with all humility and gentleness,

Paul provides a list of social virtues that characterize the Christian life, all of which foster harmony within the community.

Humility is lowly-mindedness, a resistance from seeking prominence over others; the opposite of pride.

Gentleness, or meekness, is an unwillingness to provoke others or to be easily provoked.

with patience, bearing with one another through love,

Patience implies the long-suffering endurance of injuries without seeking revenge. This forbearance is motivated by love, which should not diminish on account of any injuries received.

In other words, Christians need to make the best of one another, provoking each others’ graces and not their anger.

striving to preserve the unity of the spirit through the bond of peace:

The goal of living this way is to preserve unity, which comes from the Holy Spirit.

one body

After calling for the unifying social virtues, Paul goes on to list seven elements that bind Christians to God and each other:

1) Belonging to one body of Christ, one external visible community: the Church.

“What is this one body? They are the faithful throughout the world – in the present, in the past and in the future. … The body does exist apart from its enlivening spirit, else it would not be a body. It is a common human metaphor to say of things that are united and have coherence that they are one body. So we too take the term ‘body’ as an expression of unity” [Saint John Chrysostom (A.D. 392-397), Homilies On The Epistle To The Ephesians, 10,4,4].

and one Spirit,

2) Being filled with and fashioned by the one Spirit of God.

as you were also called to the one hope of your call;

3) Being inspired by the same one hope: the call to salvation.

one Lord, one faith, one baptism;

Elements 4, 5, and 6.  As Christians, we express this unity in the allegiance we pledge to one Lord, our commitment to one faith, and our celebration of one baptism.

“The Lord is one and God is one, because the dominion of the Father and of the Son is one divinity. Moreover the faith too is said to be one, because we believe likewise in Father and in Son and in Holy Spirit. And there is one Baptism, for it is in one and the  same way that we are baptized in the Father and in the Son and in the Holy Spirit. And we are dipped three times so that the one Sacrament of the Trinity may be made apparent. And we are not baptized in the names of the Father and of the Son and of the Holy Spirit, but in one name, which one name we know to be God” [Saint Jerome (A.D. 436), Commentaries On The Epistle To The Ephesians, 2,4,5,6-7].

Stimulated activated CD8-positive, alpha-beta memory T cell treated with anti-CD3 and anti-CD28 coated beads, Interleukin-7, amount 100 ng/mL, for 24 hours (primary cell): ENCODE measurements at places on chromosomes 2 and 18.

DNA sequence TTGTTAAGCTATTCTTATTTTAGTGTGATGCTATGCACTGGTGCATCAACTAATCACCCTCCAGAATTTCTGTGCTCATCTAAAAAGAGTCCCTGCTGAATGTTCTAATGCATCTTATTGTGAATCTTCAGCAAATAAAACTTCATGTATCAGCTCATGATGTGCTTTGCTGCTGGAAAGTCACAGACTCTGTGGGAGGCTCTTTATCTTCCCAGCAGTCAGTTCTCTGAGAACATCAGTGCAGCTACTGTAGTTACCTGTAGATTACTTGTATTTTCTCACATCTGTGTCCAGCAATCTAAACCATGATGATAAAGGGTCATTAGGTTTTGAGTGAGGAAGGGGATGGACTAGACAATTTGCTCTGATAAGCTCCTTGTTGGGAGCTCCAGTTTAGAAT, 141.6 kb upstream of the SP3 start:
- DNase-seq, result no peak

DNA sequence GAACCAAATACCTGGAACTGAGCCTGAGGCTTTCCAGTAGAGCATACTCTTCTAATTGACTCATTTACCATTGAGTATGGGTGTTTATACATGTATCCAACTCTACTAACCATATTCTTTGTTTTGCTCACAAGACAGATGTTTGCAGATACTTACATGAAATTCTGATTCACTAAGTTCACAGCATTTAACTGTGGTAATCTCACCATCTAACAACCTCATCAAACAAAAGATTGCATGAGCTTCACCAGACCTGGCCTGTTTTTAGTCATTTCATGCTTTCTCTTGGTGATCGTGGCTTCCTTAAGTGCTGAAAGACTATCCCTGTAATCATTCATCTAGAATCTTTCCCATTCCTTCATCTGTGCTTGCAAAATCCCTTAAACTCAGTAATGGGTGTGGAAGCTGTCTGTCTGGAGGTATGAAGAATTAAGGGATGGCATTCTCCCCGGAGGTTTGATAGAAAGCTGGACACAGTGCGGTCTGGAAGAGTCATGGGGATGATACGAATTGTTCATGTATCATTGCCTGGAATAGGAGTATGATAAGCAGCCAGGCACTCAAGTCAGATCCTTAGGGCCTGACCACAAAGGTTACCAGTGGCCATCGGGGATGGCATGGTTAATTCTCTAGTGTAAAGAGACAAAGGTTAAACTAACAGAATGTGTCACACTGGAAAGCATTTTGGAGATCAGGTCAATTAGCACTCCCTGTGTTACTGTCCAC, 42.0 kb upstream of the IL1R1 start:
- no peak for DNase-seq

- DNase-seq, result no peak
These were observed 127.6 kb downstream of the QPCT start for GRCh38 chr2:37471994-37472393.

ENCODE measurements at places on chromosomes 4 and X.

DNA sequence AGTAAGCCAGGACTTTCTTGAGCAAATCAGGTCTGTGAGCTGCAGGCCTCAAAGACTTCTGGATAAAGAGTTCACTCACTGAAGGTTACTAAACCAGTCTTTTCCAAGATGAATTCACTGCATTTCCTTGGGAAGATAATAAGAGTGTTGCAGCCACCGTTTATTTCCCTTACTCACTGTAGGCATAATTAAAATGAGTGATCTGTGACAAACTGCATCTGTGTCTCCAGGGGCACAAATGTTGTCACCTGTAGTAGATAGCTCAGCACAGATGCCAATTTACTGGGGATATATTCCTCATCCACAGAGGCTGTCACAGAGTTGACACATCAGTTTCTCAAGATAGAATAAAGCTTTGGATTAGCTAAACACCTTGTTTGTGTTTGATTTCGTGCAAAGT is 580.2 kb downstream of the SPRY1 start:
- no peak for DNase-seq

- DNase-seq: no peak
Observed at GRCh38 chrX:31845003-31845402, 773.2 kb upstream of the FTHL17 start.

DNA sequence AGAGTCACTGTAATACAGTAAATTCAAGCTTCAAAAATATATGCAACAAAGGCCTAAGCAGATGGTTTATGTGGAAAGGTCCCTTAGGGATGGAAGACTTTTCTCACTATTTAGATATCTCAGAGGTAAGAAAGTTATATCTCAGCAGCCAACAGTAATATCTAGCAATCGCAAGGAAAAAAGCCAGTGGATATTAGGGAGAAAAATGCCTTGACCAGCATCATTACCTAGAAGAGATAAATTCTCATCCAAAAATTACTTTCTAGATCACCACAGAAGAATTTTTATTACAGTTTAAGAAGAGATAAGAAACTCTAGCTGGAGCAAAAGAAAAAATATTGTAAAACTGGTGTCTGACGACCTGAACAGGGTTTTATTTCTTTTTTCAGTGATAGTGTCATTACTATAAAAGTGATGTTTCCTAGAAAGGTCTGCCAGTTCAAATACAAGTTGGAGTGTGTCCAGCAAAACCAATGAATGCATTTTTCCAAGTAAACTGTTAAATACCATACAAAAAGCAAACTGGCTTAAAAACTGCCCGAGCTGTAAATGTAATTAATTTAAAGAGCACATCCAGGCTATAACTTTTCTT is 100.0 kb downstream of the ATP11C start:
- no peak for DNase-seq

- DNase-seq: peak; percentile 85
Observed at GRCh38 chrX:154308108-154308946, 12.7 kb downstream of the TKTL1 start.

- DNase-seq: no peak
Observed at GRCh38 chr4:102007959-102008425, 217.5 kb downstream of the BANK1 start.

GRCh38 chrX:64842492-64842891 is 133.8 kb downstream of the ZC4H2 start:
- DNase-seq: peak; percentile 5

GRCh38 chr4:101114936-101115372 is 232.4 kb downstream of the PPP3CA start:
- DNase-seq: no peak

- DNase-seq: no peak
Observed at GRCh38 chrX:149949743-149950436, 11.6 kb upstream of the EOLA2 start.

one God and Father of all, who is over all and through all and in all.

The seventh and final unifying element: our belief in the one God of Jewish monotheism, in contrast to the many gods of the pagan world.  We are bonded together as brothers and sisters, children of one father.

God, our Father, is transcendent (“over all”), immanent (“in all”) and actively at work in all creation (“through all”).

Gospel – John 6:1-15

Jesus went across the Sea of Galilee.
A large crowd followed him,
because they saw the signs he was performing on the sick.
Jesus went up on the mountain,
and there he sat down with his disciples.
The Jewish feast of Passover was near.
When Jesus raised his eyes
and saw that a large crowd was coming to him,
he said to Philip,
“Where can we buy enough food for them to eat?”
He said this to test him,
because he himself knew what he was going to do.
Philip answered him,
“Two hundred days’ wages worth of food would not be enough
for each of them to have a little.’”
One of his disciples,
Andrew, the brother of Simon Peter, said to him,
“There is a boy here who has five barley loaves and two fish;
but what good are these for so many?”
Jesus said, “Have the people recline.”
Now there was a great deal of grass in that place.
So the men reclined, about five thousand in number.
Then Jesus took the loaves, gave thanks,
and distributed them to those who were reclining,
and also as much of the fish as they wanted.
When they had had their fill, he said to his disciples,
“Gather the fragments left over,
so that nothing will be wasted.”
So they collected them,